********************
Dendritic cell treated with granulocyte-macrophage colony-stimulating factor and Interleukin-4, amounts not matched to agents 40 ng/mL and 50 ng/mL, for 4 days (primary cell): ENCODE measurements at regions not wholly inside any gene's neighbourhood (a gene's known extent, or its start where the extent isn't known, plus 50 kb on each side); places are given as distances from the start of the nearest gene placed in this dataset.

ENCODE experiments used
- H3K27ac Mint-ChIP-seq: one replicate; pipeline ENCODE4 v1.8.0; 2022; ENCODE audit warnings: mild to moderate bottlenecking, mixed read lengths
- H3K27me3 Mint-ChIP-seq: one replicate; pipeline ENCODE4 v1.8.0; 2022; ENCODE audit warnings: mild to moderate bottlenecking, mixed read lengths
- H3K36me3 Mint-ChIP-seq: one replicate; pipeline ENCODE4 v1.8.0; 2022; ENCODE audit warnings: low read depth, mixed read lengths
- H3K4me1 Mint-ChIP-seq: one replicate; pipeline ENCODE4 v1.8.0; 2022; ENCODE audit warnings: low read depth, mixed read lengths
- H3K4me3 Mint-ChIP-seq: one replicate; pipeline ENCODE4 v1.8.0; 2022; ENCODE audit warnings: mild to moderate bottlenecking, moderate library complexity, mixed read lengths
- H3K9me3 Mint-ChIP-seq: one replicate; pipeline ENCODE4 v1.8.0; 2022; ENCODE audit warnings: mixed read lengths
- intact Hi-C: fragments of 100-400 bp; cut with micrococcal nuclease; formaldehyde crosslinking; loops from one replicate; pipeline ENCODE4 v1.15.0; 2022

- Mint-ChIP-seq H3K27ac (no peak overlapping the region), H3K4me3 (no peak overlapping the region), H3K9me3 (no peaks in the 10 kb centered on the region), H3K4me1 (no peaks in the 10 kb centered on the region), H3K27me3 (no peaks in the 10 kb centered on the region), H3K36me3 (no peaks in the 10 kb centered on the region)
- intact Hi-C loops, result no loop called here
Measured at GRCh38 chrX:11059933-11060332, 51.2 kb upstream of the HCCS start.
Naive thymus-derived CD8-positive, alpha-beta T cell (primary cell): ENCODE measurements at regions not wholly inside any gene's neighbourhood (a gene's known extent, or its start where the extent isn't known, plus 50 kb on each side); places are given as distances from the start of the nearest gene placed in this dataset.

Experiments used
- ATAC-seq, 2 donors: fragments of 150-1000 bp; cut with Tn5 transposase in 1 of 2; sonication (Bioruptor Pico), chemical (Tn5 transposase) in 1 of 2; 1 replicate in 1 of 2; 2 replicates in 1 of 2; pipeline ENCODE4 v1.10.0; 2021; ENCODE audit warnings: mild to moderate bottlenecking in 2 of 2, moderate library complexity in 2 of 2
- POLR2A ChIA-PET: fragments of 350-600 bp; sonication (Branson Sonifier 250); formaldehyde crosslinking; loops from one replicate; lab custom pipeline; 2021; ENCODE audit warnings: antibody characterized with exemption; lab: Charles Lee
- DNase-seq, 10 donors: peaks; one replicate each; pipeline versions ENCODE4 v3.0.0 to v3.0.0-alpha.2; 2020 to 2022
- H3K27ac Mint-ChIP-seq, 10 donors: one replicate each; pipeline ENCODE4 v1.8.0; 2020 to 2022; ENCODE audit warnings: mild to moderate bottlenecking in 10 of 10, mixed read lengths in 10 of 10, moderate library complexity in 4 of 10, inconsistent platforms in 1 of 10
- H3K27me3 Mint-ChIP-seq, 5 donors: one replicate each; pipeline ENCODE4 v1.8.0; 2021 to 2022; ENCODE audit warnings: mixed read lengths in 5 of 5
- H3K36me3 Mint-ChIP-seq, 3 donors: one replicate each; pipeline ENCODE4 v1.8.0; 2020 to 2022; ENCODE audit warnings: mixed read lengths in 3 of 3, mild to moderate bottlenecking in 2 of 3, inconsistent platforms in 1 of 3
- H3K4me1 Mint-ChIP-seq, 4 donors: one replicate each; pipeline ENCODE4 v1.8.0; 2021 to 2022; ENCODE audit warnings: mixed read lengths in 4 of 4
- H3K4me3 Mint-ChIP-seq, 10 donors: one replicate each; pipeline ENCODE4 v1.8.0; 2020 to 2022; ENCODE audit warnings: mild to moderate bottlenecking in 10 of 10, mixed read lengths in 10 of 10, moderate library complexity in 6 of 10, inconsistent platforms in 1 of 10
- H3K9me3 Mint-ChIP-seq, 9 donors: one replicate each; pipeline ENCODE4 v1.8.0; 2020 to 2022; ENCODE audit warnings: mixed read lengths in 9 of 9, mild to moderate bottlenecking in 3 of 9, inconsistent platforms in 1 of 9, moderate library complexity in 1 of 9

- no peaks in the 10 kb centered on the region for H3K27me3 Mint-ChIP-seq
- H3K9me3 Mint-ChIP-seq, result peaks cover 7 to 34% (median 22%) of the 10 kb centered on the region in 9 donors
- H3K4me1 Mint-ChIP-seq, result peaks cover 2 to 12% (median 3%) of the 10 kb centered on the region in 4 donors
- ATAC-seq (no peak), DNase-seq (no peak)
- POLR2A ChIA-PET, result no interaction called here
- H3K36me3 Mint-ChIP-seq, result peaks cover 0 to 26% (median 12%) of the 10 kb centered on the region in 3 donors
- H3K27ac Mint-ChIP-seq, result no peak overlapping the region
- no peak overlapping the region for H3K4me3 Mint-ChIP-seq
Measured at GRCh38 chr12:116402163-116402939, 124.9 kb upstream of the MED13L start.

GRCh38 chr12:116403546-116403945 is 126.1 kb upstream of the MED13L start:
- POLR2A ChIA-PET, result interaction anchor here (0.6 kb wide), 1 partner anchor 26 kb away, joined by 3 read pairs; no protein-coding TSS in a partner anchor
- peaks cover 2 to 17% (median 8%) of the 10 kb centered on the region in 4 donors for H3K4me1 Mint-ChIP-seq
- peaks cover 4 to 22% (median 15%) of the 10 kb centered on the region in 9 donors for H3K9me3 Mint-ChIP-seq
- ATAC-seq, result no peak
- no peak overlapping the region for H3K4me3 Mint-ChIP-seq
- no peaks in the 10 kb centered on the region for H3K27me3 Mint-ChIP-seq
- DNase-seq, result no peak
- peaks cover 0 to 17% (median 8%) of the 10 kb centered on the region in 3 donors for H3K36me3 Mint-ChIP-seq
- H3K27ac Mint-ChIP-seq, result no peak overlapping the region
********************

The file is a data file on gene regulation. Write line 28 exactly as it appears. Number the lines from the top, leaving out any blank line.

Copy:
- POLR2A ChIA-PET, result no interaction called here